There is already growing academic interest. Ten students are studying for PhDs in parapsychology at the Koestler Parapsychology Unit at Edinburgh University. One research fellow at the unit has been awarded a grant of £54,000 to investigate magic.

But groups that attempt to apply science to the study of the paranormal are outnumbered by groups set up by enthusiasts looking for eerie sightings. Ian Addicoat, 32, runs Haunted Cornwall organising visits to castles and manor houses. This year 40 weekends are full — pulling in about 20 people for every evening visit. “It’s a mixture of regulars and new people,” he says. “We’ve even had a couple come on a haunted walk as part of their honeymoon.” That a fascination with the paranormal has risen as there has been a decline in support for traditional religion is of no surprise to Philip Corr, a psychologist at the University of Wales Swansea. He says it is part of our survival instinct.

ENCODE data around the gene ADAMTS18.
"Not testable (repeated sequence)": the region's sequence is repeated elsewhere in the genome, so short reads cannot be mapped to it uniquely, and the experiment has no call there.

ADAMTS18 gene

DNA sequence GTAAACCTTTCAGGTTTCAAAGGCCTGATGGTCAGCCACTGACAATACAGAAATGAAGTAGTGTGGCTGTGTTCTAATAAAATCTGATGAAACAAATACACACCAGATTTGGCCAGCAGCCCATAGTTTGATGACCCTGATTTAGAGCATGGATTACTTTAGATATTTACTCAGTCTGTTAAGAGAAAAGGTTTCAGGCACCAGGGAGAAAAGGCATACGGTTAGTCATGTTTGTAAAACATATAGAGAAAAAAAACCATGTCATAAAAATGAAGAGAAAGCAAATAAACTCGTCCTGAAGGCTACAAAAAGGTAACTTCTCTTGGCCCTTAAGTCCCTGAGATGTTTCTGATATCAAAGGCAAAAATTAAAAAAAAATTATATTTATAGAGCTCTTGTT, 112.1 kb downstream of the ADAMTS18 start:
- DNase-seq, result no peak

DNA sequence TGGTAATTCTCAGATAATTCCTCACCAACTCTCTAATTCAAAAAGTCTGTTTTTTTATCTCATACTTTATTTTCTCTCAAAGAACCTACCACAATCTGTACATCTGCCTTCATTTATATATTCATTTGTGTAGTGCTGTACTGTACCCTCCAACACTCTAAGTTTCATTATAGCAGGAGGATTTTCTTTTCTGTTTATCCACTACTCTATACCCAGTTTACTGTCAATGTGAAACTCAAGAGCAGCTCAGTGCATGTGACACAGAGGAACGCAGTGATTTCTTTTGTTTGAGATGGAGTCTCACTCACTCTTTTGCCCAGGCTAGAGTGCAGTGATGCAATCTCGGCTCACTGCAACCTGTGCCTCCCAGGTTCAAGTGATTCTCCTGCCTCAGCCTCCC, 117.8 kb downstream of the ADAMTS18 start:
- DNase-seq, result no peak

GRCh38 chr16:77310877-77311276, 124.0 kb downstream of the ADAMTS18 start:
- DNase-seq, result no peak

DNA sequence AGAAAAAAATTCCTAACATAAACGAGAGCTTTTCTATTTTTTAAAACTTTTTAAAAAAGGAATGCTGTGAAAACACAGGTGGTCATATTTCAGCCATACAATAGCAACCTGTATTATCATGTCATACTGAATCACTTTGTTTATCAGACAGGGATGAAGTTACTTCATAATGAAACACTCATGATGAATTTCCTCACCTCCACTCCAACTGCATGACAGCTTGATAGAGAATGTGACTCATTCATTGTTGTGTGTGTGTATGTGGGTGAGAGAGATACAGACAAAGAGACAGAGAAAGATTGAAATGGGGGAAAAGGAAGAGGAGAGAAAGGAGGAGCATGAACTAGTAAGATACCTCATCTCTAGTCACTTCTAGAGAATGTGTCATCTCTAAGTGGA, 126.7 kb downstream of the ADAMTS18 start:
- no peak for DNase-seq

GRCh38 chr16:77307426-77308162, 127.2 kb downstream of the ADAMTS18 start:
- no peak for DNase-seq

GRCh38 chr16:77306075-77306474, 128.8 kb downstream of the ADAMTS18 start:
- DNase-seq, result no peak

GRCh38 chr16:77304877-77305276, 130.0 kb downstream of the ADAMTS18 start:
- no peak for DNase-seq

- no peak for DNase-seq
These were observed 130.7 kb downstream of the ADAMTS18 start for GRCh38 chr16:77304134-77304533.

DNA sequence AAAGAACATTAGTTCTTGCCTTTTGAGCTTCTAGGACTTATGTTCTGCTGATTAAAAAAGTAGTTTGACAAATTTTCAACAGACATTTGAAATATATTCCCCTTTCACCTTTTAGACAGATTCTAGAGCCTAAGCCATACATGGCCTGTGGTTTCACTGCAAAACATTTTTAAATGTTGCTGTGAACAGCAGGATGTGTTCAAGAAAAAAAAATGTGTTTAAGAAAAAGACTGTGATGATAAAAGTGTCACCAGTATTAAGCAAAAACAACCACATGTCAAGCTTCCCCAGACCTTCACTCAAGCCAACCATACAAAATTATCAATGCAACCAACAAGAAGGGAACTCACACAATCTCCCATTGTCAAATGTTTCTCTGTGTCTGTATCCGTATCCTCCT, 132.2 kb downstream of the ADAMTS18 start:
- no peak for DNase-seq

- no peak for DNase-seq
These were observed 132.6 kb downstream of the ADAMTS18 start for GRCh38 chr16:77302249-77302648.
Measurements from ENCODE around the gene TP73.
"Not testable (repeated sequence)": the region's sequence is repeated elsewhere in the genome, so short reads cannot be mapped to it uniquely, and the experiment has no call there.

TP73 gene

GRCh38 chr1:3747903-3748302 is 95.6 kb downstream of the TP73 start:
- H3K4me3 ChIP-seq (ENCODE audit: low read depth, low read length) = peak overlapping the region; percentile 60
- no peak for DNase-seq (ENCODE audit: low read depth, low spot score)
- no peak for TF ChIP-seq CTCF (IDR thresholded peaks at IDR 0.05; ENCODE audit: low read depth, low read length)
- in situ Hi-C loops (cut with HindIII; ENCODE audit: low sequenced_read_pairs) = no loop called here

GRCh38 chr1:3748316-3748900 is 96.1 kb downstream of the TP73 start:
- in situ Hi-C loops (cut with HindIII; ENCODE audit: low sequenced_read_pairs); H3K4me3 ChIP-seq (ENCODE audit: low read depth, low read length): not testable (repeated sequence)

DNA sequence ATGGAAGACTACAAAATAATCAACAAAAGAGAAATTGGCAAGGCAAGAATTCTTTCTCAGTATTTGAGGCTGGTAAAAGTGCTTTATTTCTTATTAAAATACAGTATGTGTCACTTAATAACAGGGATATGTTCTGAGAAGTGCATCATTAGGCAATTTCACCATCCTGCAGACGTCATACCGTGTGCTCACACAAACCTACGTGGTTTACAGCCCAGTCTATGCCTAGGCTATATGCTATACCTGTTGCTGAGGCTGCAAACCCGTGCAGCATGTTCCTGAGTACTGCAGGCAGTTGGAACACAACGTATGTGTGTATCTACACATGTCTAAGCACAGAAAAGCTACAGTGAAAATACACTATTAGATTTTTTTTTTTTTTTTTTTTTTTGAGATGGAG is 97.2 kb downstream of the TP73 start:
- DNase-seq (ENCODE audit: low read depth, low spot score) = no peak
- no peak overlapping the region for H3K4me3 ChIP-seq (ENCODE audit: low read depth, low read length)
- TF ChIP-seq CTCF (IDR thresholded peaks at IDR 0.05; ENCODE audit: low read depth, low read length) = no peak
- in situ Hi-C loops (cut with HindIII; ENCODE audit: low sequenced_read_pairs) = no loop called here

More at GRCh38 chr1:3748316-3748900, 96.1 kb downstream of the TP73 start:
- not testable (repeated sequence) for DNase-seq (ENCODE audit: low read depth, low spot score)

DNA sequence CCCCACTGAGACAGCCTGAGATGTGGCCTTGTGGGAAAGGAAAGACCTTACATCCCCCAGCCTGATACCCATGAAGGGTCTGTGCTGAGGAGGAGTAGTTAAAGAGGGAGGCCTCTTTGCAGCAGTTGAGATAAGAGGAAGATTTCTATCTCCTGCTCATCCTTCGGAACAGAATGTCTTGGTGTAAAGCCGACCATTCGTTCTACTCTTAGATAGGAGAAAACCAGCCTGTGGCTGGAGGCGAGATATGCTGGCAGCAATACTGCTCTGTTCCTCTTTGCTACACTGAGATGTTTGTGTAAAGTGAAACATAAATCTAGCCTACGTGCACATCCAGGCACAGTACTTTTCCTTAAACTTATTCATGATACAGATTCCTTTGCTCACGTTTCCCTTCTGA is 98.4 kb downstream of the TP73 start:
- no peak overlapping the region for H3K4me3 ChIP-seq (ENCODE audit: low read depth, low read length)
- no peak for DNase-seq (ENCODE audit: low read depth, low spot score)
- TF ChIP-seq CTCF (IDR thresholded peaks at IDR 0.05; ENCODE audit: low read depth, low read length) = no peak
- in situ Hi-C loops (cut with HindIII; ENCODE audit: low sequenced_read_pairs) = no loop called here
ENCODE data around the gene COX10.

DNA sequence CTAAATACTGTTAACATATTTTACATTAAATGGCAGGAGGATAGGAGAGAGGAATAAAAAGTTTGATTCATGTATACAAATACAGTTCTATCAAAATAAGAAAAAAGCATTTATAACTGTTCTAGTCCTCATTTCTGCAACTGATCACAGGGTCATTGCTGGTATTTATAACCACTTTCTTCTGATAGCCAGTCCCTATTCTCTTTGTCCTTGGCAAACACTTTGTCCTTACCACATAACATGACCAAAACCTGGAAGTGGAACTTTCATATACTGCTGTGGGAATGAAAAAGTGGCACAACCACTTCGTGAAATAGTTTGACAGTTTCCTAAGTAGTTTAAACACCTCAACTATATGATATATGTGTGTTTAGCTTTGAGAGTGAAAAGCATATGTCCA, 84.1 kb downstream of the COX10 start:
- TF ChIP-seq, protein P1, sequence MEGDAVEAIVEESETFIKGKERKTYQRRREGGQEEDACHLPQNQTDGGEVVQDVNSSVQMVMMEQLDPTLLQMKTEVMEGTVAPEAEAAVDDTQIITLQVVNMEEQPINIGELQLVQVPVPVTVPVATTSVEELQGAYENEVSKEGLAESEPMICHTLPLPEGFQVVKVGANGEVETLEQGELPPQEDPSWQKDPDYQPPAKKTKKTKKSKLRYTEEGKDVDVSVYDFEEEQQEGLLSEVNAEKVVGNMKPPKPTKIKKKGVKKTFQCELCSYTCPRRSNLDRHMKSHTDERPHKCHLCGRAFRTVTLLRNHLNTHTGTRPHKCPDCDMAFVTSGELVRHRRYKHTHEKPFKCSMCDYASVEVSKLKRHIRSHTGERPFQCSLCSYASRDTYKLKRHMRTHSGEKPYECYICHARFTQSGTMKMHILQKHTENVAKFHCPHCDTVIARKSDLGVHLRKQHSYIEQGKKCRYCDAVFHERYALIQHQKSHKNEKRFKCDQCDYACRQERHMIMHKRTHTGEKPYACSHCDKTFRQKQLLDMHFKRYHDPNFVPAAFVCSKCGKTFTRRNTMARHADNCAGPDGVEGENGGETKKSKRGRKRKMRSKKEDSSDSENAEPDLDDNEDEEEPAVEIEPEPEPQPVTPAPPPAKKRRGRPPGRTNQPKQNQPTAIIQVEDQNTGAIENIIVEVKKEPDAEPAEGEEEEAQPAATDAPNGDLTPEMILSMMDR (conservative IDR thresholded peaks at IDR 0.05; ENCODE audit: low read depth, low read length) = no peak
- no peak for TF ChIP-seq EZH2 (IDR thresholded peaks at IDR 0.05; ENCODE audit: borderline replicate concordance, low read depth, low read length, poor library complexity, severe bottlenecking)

“Psychologically, the death of others is a highly emotionally, challenging experience,” he says.


“The belief in ghosts and religion in general may well have a strong Darwinian basis in natural selection. Individuals who had coping strategies, albeit irrational ones such as believing in the existence of spirits, might have been better able to deal with these negative health consequences.

So we should not be surprised to find the widespread acceptance of such beliefs that protect us against the realisation that death is inevitable and final.”

But for Bill Durodie, director of the International Centre for Security Analysis at King’s College London and an expert on the study of risk, the rise of irrationality and the belief in the paranormal is the result of a breakdown in social networks leading to a profound mistrust in all sources of authority.